HomeFrom the MayorAppalachian Regional Commission – May 17, 2018

Appalachian Regional Commission – May 17, 2018


Professor Richard Crespo (center), of Marshall University School of Medicine in Huntington, West Virginia, along with community health workers led a session on an ARC POWER project, which is building a workforce to support high-risk patients.

Rural Health Challenges and Opportunities in Appalachia Addressed at Conference

ARC partners, grantees, and staff recently attended the National Rural Health Association’s (NRHA) annual Rural Health Conference in New Orleans to discuss Appalachian health in a rural economic development context. The nation’s largest rural health conference includes rural health practitioners, hospital administrators, clinic directors and health workers, social workers, state and federal health employees, academics, community members and more. Professor Richard Crespo, of Marshall University School of Medicine in Huntington, West Virginia, led a session on an ARC POWER project which is building a community health worker (CHW) workforce in coal-impacted communities. A panel of Appalachian CHWs, clinicians, and funders was on hand to describe how CHWs are supporting high-risk patients with diabetes, COPD, and heart disease. As the project documents the health benefits and cost savings generated by CHWs, health insurance payers will begin to invest in these local healthcare jobs. To date, ARC’s grant has helped deploy 15 CHWs and leveraged more than $1.8 million from five private foundations.

ARC Senior Economist Julie Marshall, Ph.D., also presented at the NRHA conference on “Social Capital and Health Outcomes in Appalachia.” This topic is motivated by findings from ARC’s innovative research series, “Creating a Culture of Health in Appalachia: Disparities and Bright Spots,” with the Robert Wood Johnson Foundation (RWJF) and the Foundation for a Healthy Kentucky. Michael Meit, Senior Public Health Systems Researcher for NORC at the University of Chicago, also spoke about the Appalachian Overdose Mapping Tool, released by NORC in partnership with ARC. The tool can support rural planning and implementation efforts using overdose mortality rates and social determinants of health data. Meit hosted an additional conference session on NORC’s research for ARC on the so-called “diseases of despair” in Appalachia.


The high school in Franklin, Georgia (pictured) is a broadband hub in rural Heard County.

Investments in Infrastructure Serving Rural Communities in Georgia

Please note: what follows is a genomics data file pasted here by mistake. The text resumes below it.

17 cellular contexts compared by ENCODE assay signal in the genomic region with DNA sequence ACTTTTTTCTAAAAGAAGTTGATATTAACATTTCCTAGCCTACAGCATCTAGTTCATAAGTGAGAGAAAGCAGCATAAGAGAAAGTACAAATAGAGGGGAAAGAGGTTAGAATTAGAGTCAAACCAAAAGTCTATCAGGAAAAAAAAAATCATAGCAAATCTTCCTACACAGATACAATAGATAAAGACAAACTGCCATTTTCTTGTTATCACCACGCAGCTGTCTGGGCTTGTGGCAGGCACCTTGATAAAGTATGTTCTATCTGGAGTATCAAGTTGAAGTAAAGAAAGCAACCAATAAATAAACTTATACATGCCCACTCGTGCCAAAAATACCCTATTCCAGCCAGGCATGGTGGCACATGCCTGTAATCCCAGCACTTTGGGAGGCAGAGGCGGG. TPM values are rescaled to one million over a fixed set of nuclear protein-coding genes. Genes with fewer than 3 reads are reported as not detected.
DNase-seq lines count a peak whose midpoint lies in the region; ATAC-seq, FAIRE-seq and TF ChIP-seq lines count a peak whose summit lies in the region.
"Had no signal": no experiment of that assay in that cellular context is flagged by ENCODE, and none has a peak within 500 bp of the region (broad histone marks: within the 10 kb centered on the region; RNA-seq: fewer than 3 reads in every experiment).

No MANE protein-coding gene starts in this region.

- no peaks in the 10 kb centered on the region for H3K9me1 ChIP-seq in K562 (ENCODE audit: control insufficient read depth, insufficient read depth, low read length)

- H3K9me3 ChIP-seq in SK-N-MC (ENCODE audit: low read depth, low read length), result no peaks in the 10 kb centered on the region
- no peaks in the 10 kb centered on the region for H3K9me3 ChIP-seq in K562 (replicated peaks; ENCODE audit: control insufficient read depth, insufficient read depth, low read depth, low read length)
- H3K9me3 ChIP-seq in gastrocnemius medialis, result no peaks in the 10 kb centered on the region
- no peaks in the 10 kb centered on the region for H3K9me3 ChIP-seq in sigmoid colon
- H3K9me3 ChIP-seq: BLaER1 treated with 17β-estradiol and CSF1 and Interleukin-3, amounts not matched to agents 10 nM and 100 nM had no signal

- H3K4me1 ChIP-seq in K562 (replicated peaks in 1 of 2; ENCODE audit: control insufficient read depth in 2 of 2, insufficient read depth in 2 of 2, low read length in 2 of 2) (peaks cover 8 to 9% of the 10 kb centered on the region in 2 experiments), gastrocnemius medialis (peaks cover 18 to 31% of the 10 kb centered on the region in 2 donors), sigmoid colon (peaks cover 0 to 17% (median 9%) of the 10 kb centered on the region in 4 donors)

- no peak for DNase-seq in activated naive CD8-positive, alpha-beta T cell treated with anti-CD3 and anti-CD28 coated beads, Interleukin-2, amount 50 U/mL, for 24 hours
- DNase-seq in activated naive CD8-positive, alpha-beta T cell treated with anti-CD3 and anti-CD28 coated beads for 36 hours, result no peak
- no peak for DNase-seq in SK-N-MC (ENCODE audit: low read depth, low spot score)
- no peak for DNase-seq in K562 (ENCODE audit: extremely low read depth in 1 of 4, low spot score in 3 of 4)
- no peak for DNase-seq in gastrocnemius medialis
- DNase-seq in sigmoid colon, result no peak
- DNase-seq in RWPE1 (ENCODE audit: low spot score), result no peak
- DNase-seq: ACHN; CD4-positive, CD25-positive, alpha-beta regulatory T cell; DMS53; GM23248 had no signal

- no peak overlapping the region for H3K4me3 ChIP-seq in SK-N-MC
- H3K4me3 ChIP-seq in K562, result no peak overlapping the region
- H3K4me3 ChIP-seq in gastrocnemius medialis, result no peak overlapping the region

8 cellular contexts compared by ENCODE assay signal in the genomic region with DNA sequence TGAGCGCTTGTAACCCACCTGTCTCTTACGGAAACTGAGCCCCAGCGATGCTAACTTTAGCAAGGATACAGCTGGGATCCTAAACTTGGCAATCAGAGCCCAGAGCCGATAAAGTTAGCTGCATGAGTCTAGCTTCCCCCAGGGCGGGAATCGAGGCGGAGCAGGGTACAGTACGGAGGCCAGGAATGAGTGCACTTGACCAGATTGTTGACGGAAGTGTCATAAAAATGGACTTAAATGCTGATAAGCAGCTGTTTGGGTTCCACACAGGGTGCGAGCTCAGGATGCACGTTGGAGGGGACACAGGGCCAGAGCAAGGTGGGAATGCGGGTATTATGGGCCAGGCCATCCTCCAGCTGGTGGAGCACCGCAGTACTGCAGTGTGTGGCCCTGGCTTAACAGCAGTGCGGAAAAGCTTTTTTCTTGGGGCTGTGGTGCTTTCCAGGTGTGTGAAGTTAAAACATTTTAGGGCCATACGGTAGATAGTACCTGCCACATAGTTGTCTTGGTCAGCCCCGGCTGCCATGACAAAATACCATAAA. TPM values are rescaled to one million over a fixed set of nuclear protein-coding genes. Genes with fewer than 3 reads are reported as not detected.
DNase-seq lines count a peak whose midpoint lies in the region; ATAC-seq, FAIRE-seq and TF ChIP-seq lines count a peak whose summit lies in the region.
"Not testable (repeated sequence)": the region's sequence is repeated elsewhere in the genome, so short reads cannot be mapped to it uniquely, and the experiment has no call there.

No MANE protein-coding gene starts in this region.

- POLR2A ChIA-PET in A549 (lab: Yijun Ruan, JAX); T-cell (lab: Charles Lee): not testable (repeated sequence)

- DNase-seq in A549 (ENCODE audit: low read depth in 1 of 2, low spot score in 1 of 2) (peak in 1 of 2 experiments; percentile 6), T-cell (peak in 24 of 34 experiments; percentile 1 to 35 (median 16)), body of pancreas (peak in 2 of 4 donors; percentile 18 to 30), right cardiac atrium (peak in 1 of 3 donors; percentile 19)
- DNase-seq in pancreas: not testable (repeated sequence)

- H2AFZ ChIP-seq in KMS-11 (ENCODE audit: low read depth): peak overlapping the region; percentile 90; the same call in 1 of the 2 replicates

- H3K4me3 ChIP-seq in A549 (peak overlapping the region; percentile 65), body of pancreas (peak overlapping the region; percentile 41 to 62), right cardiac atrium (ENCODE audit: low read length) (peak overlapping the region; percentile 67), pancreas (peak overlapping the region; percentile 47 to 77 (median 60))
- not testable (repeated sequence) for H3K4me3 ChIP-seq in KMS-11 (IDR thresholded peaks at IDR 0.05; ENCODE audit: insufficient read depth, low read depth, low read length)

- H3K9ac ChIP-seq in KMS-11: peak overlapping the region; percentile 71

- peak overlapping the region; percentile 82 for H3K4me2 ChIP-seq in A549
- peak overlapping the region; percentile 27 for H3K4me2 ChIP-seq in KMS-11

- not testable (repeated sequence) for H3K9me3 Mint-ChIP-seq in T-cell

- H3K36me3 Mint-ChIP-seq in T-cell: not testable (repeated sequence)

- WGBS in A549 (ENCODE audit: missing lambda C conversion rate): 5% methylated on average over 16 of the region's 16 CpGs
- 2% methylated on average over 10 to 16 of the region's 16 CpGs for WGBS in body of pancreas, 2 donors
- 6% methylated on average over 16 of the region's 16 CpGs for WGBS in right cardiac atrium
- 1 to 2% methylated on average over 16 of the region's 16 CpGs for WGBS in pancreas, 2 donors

From water and wastewater systems to rural internet access, strengthening infrastructure is one of ARC’s ongoing strategic investment goals. In fiscal year 2017, ARC invested over $55.5 million in Appalachia’s critical infrastructure development. ARC investments in infrastructure have helped reduce the Region’s isolation, spur economic activity, and improve public health and safety. May 14-21 is National Infrastructure Week.

For example, in Appalachian Georgia, an investment from ARC in partnership with Dalton Utilities, the small town of Cohutta is completing an extension of sewer from nearby Dalton to provide sewer service to its residents and businesses for the first time. The extension will help spur economic development efforts by serving existing and new businesses, and will also provide a clean, safe environment for students of Cohutta Elementary School. In Heard County, Georgia, ARC is investing in the extension of a wireless broadband option for the rural community. Currently, broadband fiber service is available only in the public schools, library, and courthouse in downtown Franklin, the county seat. This project will use a series of wired connections and broadcast points to create a broadband-powered cloud throughout the unincorporated county.


Program aids area businessesAltoona Mirror, Altoona, Pennsylvania

Report looks for ways to expand livestock industryHerald-Dispatch, Huntington, West Virginia

WMCHealth telepsychiatry reaches rural studentsPoughkeepsie Journal, Poughkeepsie, New York

Kentucky Launching Culinary Trail at 9 State ParksAssociated Press

The Crooked Road announces Mountains of Music HomecomingMiddlesboro Daily News, Abingdon, Virginia



Save the date for ARC’s Annual Summit!
Appalachia Works: Expanding Opportunities for our Region’s Future
Tupelo, Mississippi
September 12-14


ARC is now accepting applications for 2018 POWER Initiative funding submitted in response to the POWER request for proposals issued on February 1. ARC will review applications on a competitive basis. Cycle 1 of the application process is now closed. The Cycle 2 application deadline has been extended to August 29, 2018 11:59 pm ET.


ARC is currently recruiting candidates for two positions: a financial manager who will oversee the development, maintenance, and integrity of the agency’s accounting systems, and an intermodal transportation program analyst who will manage projects and initiatives that complement the success of the Appalachian Development Highway System and local access road program.

Complete position and application information is available on the ARC Job Opportunities page.

Map of the Appalachian Region
The Appalachian Regional Commission (ARC) is an economic development agency of the federal government and 13 state governments focusing on 420 counties across the Appalachian Region. ARC’s mission is to innovate, partner, and invest to build community capacity and strengthen economic growth in Appalachia to help the Region achieve socioeconomic parity with the nation.